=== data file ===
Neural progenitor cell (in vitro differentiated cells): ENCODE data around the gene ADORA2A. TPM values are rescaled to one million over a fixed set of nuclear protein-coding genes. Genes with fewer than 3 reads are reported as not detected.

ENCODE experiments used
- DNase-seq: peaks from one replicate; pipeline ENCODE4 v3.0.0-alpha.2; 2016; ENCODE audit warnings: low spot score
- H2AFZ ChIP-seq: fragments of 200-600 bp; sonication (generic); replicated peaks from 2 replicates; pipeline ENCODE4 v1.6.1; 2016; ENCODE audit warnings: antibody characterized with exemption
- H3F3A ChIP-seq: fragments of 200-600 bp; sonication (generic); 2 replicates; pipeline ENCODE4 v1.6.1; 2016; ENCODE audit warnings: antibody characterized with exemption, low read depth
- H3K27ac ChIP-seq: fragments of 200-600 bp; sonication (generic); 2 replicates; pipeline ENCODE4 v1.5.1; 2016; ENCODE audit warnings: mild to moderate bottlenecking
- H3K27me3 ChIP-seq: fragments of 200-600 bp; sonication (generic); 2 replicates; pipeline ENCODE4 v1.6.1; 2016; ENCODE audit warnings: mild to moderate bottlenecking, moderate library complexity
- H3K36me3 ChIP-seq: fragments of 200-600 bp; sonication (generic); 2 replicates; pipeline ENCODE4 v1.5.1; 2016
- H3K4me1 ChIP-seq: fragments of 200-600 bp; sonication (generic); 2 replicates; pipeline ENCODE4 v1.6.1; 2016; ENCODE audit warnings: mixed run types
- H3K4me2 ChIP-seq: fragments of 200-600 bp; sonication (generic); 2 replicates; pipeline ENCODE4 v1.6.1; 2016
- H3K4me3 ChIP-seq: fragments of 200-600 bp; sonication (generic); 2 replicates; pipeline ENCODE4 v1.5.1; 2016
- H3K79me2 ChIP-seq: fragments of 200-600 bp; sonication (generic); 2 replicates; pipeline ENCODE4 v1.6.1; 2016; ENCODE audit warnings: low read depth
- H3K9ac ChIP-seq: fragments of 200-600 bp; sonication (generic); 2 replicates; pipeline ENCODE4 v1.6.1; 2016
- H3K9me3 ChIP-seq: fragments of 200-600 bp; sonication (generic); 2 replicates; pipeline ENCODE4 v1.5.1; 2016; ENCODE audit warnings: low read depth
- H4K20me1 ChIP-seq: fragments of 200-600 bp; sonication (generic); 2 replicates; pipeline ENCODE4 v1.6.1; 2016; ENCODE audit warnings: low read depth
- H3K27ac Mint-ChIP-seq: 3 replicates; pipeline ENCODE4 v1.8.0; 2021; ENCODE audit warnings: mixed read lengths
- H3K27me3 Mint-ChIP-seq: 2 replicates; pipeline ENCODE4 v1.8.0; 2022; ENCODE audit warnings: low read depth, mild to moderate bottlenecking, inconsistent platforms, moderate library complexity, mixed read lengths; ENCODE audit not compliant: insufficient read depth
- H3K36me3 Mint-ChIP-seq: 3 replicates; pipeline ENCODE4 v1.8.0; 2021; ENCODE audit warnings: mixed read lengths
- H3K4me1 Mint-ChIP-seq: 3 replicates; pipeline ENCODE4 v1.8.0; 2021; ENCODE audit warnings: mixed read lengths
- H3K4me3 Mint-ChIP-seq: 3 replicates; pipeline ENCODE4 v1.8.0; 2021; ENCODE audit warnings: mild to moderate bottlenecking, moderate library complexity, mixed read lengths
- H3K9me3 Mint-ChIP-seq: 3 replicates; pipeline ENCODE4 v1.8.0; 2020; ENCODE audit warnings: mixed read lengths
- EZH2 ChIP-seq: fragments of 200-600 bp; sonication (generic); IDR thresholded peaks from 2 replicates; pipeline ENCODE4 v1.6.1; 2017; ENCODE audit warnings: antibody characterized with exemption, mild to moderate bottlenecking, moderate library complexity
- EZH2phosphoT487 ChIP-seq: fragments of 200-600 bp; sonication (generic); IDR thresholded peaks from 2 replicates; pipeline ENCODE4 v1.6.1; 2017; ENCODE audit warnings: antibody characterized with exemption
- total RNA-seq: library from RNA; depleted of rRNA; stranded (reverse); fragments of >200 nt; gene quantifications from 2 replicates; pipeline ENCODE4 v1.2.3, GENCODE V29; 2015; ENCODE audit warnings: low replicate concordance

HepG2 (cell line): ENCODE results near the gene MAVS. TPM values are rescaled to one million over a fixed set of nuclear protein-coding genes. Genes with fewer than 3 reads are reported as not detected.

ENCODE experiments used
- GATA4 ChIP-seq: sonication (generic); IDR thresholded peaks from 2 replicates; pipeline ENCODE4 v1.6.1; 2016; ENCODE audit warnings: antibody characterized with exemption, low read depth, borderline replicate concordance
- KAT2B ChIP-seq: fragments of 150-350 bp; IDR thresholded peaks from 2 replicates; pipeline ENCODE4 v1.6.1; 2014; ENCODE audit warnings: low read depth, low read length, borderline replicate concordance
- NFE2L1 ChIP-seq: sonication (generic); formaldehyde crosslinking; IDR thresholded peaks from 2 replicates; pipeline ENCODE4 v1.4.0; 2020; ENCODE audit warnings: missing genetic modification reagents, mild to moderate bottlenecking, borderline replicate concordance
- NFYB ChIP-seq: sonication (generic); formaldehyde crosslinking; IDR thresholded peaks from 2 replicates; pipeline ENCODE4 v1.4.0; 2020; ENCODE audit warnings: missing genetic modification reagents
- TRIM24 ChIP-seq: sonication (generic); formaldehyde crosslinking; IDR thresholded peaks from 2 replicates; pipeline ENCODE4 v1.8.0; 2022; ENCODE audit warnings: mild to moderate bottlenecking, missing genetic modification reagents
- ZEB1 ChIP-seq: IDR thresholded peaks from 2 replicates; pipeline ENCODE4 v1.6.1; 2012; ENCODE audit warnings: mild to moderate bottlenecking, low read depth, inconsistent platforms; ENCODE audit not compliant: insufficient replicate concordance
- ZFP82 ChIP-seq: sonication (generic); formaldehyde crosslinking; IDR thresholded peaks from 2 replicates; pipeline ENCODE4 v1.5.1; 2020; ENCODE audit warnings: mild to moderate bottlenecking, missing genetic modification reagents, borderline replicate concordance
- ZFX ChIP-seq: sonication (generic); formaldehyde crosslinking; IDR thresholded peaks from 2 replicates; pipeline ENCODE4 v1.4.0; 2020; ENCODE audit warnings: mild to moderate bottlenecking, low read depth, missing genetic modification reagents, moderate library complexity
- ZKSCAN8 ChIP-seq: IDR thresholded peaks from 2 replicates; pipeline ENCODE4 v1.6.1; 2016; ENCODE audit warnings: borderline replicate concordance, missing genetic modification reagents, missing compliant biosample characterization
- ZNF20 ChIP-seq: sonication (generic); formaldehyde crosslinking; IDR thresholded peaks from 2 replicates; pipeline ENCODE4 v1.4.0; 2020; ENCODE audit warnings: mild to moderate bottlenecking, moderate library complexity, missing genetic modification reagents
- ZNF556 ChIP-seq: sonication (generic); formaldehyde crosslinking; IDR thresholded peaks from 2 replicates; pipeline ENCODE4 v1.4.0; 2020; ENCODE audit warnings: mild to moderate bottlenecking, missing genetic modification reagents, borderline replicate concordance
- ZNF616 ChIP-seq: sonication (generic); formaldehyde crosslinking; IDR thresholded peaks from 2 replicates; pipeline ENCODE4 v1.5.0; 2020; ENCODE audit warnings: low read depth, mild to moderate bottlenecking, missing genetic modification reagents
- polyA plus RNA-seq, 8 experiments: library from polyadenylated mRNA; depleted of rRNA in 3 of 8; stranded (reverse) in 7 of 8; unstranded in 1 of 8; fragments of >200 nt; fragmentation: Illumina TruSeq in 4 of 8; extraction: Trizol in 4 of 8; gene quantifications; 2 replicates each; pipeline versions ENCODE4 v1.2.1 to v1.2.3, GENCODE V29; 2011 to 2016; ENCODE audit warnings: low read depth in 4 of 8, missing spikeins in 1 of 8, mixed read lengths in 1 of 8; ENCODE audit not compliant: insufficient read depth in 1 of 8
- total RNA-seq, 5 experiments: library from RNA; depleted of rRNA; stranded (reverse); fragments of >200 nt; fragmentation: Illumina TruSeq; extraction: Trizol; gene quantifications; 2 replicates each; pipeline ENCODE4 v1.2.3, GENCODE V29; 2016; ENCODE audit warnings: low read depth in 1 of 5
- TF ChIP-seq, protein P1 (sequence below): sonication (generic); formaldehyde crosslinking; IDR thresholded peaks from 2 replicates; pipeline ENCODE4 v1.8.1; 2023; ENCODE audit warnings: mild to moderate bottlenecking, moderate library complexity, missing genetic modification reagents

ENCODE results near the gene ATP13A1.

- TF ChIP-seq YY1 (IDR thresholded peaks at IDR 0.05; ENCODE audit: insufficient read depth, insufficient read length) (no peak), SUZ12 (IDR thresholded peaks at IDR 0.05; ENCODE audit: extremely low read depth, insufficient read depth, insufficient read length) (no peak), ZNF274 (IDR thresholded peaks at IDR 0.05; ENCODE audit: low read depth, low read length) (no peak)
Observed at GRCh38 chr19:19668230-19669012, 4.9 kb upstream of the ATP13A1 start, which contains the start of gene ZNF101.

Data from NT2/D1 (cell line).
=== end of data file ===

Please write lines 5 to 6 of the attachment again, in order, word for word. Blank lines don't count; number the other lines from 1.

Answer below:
- H3F3A ChIP-seq: fragments of 200-600 bp; sonication (generic); 2 replicates; pipeline ENCODE4 v1.6.1; 2016; ENCODE audit warnings: antibody characterized with exemption, low read depth
- H3K27ac ChIP-seq: fragments of 200-600 bp; sonication (generic); 2 replicates; pipeline ENCODE4 v1.5.1; 2016; ENCODE audit warnings: mild to moderate bottlenecking